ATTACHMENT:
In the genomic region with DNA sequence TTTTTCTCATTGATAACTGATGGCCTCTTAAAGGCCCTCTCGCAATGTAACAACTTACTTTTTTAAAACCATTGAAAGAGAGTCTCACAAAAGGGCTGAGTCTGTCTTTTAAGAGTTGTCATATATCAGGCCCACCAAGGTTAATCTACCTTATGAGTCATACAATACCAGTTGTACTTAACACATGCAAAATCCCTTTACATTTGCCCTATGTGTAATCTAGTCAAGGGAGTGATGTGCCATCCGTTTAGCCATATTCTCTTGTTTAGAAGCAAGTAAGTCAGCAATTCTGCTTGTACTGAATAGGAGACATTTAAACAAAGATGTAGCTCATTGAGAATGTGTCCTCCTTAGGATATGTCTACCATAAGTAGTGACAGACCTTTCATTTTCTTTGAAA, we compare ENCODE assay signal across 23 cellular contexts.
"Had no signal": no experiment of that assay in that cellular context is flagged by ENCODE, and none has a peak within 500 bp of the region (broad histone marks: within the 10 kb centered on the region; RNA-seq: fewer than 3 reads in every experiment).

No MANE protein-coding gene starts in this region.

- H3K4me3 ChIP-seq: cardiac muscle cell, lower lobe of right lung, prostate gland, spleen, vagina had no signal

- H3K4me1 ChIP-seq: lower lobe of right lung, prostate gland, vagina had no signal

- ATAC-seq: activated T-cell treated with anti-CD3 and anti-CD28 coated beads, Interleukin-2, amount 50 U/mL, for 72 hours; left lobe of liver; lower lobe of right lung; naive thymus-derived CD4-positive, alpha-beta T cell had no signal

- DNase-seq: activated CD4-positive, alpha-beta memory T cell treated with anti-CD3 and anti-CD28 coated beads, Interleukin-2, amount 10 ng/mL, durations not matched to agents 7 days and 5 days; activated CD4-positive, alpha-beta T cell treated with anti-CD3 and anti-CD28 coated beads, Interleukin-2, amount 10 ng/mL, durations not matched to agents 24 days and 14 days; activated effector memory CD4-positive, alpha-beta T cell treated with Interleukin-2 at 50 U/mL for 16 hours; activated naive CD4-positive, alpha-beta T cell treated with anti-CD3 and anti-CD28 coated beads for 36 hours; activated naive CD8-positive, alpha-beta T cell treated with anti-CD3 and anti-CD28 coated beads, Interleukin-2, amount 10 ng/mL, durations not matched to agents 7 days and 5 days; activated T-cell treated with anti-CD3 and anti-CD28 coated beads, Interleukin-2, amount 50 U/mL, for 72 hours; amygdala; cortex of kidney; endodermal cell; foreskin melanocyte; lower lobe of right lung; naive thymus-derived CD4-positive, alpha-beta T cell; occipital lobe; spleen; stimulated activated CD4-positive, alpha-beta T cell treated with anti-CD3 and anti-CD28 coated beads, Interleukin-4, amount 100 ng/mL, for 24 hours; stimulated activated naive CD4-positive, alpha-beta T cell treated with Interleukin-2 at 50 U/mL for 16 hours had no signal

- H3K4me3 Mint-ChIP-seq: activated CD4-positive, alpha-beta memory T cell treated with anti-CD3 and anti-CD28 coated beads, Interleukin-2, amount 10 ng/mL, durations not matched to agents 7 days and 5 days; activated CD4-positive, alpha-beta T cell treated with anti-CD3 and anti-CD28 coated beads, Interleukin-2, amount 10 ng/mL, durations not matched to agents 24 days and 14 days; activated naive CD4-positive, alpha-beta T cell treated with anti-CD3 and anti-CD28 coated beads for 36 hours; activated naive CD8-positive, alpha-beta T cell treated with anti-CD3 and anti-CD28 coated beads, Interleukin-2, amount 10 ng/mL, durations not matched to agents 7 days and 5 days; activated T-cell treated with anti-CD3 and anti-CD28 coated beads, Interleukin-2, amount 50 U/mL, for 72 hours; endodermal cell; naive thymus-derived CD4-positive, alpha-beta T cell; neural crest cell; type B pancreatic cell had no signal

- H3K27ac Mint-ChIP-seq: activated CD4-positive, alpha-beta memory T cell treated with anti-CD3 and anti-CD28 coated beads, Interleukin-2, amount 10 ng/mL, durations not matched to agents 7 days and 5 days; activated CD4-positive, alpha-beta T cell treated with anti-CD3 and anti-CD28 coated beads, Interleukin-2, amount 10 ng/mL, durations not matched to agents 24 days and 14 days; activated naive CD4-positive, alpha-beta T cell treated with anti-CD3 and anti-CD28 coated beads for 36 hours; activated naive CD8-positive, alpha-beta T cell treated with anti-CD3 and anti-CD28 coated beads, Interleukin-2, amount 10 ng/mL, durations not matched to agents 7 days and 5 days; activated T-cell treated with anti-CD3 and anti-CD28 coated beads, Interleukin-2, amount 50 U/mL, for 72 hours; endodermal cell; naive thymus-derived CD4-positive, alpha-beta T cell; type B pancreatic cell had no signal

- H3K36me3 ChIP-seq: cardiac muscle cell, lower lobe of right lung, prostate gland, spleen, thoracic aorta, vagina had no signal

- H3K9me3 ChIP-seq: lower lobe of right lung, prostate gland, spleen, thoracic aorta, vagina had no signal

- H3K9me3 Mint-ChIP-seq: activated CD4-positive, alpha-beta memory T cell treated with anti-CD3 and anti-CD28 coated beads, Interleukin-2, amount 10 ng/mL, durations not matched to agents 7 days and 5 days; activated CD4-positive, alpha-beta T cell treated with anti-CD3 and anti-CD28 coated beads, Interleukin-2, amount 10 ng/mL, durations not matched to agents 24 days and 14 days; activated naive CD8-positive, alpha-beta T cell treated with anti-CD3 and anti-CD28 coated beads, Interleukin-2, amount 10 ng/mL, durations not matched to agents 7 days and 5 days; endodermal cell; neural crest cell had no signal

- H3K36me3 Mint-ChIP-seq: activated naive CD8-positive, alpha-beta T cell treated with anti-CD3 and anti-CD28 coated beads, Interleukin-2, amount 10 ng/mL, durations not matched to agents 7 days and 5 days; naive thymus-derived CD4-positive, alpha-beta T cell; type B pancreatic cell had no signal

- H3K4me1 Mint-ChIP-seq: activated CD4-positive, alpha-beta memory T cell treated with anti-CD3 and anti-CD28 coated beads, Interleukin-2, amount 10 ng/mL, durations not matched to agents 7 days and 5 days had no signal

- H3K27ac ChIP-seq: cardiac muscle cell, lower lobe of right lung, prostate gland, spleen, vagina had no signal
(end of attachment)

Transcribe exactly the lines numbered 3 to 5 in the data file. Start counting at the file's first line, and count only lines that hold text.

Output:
No MANE protein-coding gene starts in this region.

- H3K4me3 ChIP-seq: cardiac muscle cell, lower lobe of right lung, prostate gland, spleen, vagina had no signal

- H3K4me1 ChIP-seq: lower lobe of right lung, prostate gland, vagina had no signal